|Publication number||US5831483 A|
|Application number||US 08/791,029|
|Publication date||Nov 3, 1998|
|Filing date||Jan 29, 1997|
|Priority date||Jan 30, 1996|
|Also published as||DE69713636D1, EP0788236A1, EP0788236B1|
|Publication number||08791029, 791029, US 5831483 A, US 5831483A, US-A-5831483, US5831483 A, US5831483A|
|Original Assignee||Nec Corporation|
|Export Citation||BiBTeX, EndNote, RefMan|
|Patent Citations (9), Referenced by (44), Classifications (12), Legal Events (5)|
|External Links: USPTO, USPTO Assignment, Espacenet|
1. Field of the Invention
This invention relates to a phase locked loop (PLL) frequency synthesizer and, more particularly, to a PLL frequency synthesizer having a circuit for controlling a gain of charge pump circuit.
2. Description of the Related Art
Recently, PLL synthesizer circuit has used to keep a frequency at constant value.
With a conventional PLL synthesizer circuit, there is known a technique for changing frequency at high speed and stabilizing circuit action after changing the frequency, which raises loop gain when changing frequency to shorten the pull-in time (lock-up time) and drops the loop gain after changing the frequency to stabilize the circuit action.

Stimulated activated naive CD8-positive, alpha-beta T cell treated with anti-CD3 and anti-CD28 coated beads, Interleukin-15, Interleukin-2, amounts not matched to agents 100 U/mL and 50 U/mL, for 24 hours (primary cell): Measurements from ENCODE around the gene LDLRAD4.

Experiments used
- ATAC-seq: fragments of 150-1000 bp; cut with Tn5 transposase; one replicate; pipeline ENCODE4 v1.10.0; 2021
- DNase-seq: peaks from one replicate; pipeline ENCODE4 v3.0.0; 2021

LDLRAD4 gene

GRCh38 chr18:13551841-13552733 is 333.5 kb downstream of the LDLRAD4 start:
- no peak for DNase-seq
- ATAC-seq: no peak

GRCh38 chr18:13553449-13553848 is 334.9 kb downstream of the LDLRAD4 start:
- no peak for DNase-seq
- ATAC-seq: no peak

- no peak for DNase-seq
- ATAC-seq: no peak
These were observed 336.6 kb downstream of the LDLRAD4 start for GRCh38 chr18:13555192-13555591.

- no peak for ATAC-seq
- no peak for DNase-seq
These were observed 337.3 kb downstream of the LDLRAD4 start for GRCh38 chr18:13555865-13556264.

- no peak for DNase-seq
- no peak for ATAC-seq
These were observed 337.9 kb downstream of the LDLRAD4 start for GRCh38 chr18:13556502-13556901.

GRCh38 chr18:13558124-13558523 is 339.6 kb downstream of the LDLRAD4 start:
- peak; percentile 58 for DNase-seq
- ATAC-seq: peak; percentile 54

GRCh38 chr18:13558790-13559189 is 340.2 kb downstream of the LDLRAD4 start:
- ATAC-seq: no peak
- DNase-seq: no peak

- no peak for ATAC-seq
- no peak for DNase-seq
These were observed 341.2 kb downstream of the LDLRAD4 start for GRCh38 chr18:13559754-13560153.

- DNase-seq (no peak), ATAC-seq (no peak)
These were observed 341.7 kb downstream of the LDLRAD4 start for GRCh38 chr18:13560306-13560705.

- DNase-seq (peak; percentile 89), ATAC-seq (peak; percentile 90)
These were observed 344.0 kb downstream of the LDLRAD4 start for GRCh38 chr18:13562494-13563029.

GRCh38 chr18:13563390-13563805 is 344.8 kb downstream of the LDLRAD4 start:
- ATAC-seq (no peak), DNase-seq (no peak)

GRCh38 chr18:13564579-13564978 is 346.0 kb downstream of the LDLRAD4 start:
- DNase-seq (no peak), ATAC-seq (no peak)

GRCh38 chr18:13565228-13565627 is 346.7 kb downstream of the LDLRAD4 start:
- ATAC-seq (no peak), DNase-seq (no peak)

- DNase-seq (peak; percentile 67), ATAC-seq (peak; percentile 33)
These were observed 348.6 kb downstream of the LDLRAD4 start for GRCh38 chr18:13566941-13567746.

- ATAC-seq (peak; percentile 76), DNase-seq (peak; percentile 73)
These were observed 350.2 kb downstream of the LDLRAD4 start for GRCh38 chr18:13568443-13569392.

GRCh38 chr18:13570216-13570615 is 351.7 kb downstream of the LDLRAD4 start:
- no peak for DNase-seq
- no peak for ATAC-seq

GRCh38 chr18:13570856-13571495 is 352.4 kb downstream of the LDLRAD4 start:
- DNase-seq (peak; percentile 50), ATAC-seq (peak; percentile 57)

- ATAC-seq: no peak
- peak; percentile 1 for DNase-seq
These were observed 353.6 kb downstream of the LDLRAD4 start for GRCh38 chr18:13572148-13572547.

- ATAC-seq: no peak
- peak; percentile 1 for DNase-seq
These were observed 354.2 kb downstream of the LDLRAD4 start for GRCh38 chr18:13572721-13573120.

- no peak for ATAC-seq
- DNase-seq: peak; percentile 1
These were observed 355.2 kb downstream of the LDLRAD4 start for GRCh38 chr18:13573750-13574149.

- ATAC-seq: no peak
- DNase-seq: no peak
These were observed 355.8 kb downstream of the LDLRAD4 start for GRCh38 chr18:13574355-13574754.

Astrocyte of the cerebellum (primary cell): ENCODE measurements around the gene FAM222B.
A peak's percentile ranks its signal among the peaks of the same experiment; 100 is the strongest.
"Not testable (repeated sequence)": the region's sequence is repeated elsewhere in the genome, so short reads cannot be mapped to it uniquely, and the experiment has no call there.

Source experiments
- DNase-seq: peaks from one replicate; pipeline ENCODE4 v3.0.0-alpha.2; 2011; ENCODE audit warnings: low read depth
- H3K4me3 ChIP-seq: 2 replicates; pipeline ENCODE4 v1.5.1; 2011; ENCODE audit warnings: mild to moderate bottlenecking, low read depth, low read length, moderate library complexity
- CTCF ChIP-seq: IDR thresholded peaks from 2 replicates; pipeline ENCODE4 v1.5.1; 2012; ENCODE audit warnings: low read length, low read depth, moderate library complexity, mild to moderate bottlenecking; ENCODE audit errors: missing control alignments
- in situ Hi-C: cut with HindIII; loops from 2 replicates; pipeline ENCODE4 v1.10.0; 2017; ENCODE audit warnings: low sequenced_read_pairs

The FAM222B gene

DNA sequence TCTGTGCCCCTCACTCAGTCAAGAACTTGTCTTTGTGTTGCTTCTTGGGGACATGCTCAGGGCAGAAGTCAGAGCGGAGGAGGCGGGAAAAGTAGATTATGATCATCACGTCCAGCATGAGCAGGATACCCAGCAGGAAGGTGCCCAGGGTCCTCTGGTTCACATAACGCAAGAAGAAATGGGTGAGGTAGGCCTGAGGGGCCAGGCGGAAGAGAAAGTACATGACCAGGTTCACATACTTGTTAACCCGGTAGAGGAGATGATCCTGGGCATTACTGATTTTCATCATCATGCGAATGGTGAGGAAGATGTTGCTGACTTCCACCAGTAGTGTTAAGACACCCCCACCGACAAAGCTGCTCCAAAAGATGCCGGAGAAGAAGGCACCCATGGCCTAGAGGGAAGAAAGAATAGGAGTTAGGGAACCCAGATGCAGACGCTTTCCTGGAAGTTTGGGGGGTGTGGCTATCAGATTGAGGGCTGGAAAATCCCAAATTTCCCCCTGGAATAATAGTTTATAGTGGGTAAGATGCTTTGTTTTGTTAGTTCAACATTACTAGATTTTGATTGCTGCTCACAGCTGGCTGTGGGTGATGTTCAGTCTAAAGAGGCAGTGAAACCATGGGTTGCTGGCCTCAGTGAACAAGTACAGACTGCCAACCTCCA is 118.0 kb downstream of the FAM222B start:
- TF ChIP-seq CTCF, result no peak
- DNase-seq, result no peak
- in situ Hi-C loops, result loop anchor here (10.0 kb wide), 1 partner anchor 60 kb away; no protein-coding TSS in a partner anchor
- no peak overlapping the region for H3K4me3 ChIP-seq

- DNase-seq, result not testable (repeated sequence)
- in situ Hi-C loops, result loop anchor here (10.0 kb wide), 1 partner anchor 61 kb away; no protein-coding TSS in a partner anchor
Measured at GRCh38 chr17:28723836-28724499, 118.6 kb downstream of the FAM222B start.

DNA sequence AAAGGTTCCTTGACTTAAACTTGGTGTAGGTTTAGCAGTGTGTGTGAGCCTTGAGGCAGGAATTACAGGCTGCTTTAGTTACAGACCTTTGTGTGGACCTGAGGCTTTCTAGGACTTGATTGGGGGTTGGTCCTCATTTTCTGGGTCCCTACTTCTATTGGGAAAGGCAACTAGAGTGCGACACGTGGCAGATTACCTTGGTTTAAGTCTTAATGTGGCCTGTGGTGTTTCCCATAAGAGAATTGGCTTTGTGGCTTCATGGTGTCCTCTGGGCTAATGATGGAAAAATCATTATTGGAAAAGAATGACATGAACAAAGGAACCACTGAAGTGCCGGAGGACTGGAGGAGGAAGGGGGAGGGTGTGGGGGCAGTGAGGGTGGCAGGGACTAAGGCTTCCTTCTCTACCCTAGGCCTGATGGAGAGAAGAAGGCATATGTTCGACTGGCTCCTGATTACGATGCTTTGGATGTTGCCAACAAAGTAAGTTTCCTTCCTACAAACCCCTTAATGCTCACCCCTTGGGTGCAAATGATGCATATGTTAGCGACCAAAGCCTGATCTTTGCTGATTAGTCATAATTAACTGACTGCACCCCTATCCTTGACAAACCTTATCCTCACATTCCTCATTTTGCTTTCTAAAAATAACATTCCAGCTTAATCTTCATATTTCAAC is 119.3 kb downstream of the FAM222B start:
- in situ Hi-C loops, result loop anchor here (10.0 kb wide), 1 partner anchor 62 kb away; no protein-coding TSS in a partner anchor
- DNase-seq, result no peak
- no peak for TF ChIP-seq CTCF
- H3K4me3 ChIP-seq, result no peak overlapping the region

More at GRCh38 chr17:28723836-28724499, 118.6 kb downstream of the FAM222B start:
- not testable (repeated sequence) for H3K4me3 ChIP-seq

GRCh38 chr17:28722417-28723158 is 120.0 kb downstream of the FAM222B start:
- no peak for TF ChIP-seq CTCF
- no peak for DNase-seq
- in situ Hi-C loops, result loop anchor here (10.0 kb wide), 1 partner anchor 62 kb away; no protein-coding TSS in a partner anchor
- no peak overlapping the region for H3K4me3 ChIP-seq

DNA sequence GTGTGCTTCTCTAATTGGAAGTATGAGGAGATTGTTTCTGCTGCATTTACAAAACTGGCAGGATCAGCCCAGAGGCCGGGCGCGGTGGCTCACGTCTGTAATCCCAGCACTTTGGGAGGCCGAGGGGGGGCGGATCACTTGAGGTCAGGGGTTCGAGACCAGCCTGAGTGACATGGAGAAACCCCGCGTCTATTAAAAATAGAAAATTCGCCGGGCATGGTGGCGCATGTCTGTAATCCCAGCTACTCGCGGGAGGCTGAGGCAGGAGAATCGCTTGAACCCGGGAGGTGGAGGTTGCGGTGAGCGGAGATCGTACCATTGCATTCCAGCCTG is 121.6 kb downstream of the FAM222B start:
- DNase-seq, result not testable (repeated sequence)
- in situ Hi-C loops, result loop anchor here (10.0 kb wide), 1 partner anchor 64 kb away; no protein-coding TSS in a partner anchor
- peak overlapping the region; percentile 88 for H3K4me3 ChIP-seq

This type of conventional PLL frequency synthesizer is disclosed in Japanese patent laid-open application No. Hei 4-192625. As shown by blocks in FIG. 5, the conventional PLL frequency synthesizer includes a voltage-controlled oscillator (VCO) 1 the oscillation frequency of which is controlled by a control voltage Vc so as to output an oscillation signal fo; a variable frequency-divider 2 for dividing the signal fo to output a frequency-divided signal fv; a reference signal generator 3 for generating a reference signal fr indicative of a reference frequency; a frequency-phase comparator 4 for comparing phases between the frequency-divided signal fv and the reference signal fr to output an up or down signal for use as a phase error signal determined through the phase comparison; a charge pump 10 for producing a DC charge pump signal cp in response to input of the up or down signal; and a loop filter 6 for smoothing the signal cp to generate the control voltage Vc. A basic PLL synthesizer is formed by a feedback loop consisting of the blocks 1, 2, 3, 4, 10 and 6. The PLL frequency synthesizer further includes a current-flow control circuit 11 for controlling the amount of charge/discharge current flow of the charge pump 10.